OLANREWAJU LAWAL, THOMAS GAISER, KARL STAHR
University of Hohenheim, Institute of Soil Science and Land Evaluation, Germany
Agriculture is often the most important economic sector in many developing countries. In Benin 80% of the active population is engaged in agricultural activities and agriculture contributes up to 37% of the GDP . Several African countries have chosen the option to increase agricultural production via an expansion of the cultivated surface area. According to the FAO (2004) the Agricultural area in Benin has increased from 1,442,000ha in 1961 to 2,815,000ha in 2001, which means an increase of 51%.
Due to its history as central territory of a formerly important kingdom, the Abomey plateau is heavily influenced by this process and currently has a population density of 225 inhabitants per km2 by the census in 1992. Nowadays, the plateau is characterised by soil degradation, scarcity of forest cover and low agricultural yields. The challenge is to bring to a halt the negative trend in agricultural productivity due to soil loss and soil degradation, and to reverse the deterioration of the productive base (soil).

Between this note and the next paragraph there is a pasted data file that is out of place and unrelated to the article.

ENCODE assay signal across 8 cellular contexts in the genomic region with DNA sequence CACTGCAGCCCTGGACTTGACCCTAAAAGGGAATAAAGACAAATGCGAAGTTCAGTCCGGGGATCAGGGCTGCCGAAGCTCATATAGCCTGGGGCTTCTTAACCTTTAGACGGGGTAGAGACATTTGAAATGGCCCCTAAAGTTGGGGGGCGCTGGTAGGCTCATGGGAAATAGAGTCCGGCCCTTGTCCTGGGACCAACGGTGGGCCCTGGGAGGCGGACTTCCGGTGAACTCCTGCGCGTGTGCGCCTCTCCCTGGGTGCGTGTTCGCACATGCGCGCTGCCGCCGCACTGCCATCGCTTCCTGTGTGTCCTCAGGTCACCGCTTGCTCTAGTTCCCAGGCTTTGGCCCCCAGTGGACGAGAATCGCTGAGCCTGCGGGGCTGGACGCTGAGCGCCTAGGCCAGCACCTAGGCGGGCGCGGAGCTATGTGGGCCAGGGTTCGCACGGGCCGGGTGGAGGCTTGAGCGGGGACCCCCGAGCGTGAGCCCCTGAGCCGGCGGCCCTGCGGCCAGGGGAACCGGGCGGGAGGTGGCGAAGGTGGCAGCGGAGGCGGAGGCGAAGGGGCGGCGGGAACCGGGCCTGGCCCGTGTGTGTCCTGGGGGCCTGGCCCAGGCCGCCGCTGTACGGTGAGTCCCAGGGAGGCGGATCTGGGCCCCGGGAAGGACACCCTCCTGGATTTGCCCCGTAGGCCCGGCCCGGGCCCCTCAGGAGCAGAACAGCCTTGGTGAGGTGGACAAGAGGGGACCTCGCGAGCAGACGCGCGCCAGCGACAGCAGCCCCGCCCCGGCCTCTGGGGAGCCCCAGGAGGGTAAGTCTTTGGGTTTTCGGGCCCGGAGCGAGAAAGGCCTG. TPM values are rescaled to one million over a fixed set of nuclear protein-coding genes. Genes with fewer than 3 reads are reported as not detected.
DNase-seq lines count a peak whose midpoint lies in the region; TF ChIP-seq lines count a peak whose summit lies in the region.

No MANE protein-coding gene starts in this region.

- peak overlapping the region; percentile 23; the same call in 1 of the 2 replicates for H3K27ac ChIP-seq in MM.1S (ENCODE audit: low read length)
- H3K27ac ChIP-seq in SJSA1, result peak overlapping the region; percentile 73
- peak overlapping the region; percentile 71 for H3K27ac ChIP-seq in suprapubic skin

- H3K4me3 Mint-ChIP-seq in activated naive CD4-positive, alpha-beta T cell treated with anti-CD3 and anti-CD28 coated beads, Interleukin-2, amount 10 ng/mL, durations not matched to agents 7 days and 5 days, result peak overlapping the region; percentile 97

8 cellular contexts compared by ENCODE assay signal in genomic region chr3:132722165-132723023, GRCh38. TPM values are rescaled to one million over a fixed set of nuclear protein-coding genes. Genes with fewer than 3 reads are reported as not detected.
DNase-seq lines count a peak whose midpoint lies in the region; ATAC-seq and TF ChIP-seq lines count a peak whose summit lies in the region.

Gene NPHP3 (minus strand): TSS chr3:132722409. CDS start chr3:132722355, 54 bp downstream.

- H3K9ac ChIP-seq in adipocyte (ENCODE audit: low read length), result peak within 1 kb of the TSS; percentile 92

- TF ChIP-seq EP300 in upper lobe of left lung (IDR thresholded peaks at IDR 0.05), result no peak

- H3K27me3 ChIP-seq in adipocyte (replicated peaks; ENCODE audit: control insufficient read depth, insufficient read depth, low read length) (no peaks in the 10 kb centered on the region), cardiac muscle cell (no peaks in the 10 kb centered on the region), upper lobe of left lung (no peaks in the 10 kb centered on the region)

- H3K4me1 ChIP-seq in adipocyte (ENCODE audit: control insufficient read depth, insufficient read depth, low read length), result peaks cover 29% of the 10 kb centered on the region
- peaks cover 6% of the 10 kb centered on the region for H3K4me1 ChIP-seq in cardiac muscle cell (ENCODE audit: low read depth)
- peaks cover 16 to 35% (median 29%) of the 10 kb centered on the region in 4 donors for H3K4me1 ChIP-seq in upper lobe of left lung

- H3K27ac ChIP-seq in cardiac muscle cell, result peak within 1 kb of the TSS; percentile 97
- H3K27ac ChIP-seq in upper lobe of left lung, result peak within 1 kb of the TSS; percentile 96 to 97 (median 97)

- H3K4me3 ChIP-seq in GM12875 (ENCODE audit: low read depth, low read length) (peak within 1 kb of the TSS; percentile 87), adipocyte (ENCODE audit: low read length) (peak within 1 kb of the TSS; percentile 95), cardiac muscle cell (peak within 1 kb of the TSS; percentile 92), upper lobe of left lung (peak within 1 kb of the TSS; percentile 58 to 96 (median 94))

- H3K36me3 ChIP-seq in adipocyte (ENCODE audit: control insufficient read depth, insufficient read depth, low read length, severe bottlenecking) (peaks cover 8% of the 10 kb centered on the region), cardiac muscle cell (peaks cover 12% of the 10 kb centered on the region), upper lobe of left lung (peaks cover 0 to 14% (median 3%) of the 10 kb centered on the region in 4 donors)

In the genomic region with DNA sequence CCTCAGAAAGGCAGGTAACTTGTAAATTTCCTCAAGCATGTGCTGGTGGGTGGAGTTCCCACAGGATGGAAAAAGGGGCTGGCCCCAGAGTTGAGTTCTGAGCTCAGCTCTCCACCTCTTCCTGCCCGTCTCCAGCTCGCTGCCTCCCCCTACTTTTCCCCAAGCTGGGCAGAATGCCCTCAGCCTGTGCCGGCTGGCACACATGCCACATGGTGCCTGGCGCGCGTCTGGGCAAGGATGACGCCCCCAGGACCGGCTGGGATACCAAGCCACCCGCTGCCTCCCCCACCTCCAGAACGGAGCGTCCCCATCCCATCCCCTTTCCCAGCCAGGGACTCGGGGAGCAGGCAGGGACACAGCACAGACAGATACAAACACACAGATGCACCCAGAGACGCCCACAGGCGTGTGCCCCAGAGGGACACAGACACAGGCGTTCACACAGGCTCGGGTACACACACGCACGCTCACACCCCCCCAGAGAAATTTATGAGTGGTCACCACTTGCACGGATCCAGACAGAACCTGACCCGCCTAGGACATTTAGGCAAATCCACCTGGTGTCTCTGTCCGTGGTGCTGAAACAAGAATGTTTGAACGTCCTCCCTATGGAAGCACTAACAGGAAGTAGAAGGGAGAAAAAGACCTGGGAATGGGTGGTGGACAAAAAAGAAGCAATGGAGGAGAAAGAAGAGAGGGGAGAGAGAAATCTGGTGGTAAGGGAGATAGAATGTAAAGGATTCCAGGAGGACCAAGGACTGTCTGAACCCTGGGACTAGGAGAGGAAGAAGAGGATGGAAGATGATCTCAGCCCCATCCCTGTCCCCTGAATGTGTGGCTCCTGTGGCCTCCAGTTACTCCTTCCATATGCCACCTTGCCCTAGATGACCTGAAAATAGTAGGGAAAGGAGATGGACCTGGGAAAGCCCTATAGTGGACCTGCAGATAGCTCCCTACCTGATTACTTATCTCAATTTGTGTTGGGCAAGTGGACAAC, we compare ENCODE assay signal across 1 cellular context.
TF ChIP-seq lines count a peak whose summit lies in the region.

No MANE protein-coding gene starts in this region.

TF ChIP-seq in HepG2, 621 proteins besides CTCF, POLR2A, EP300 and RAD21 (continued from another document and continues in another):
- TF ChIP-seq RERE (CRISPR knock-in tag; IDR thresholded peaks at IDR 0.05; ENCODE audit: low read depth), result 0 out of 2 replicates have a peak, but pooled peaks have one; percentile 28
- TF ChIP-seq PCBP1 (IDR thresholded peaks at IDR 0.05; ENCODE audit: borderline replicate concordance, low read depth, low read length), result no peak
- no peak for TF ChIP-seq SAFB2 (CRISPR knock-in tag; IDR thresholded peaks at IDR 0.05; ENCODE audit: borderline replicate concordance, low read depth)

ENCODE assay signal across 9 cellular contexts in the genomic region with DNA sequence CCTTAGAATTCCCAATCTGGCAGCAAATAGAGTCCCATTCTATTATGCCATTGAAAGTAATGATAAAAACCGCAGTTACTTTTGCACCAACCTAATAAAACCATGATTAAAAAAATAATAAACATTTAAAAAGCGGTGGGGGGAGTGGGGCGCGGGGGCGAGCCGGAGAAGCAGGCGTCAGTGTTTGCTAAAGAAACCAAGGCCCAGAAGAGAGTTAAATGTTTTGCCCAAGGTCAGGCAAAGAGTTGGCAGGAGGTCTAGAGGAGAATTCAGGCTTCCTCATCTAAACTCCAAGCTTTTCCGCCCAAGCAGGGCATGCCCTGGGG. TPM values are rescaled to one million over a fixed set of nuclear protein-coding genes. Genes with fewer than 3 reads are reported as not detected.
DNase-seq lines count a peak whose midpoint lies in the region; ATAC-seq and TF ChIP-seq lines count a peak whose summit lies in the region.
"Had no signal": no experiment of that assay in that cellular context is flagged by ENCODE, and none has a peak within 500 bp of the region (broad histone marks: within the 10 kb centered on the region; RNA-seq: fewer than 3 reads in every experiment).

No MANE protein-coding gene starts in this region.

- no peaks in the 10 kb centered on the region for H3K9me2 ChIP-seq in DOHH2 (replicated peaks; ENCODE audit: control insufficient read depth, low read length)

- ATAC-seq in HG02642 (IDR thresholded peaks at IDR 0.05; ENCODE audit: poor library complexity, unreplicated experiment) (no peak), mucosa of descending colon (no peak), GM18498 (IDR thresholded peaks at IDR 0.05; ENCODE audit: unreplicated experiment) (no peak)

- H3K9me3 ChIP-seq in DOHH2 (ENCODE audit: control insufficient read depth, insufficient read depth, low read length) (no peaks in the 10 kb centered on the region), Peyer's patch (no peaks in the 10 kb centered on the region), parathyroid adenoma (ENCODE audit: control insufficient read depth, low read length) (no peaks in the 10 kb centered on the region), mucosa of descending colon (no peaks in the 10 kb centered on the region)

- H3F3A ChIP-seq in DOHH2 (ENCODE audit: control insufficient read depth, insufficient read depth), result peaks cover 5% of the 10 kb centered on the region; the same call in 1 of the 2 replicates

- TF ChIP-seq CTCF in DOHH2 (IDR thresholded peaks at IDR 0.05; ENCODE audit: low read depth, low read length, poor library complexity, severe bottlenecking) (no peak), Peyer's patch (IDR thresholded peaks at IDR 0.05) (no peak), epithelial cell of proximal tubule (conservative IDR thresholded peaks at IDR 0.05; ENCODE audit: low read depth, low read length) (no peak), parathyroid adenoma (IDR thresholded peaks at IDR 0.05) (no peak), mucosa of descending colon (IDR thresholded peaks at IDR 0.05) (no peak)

In order to assess the sediment load on a regional scale which may arise from tremendous anthropogenic activities, a geographic information system on the relevant surface properties will be generated for regional modelling. This research applies the Soil and Water Assessment Tool (SWAT) model to the Zagbo River catchment area in Southern Benin to quantify the sediment load based on the changes in land use over the years. The DEM of the southern part of Benin, soil maps from the SOTER database and land use/land cover maps, digitised stream lines (Zagbo River) and weather data was used in this model to generate maps of sediment load potential for different land use scenarios and thus help in identifying the major sources of sediment movement.
Keywords: GIS, modelling, sediment yield, SOTER, SWAT, watershed hydrology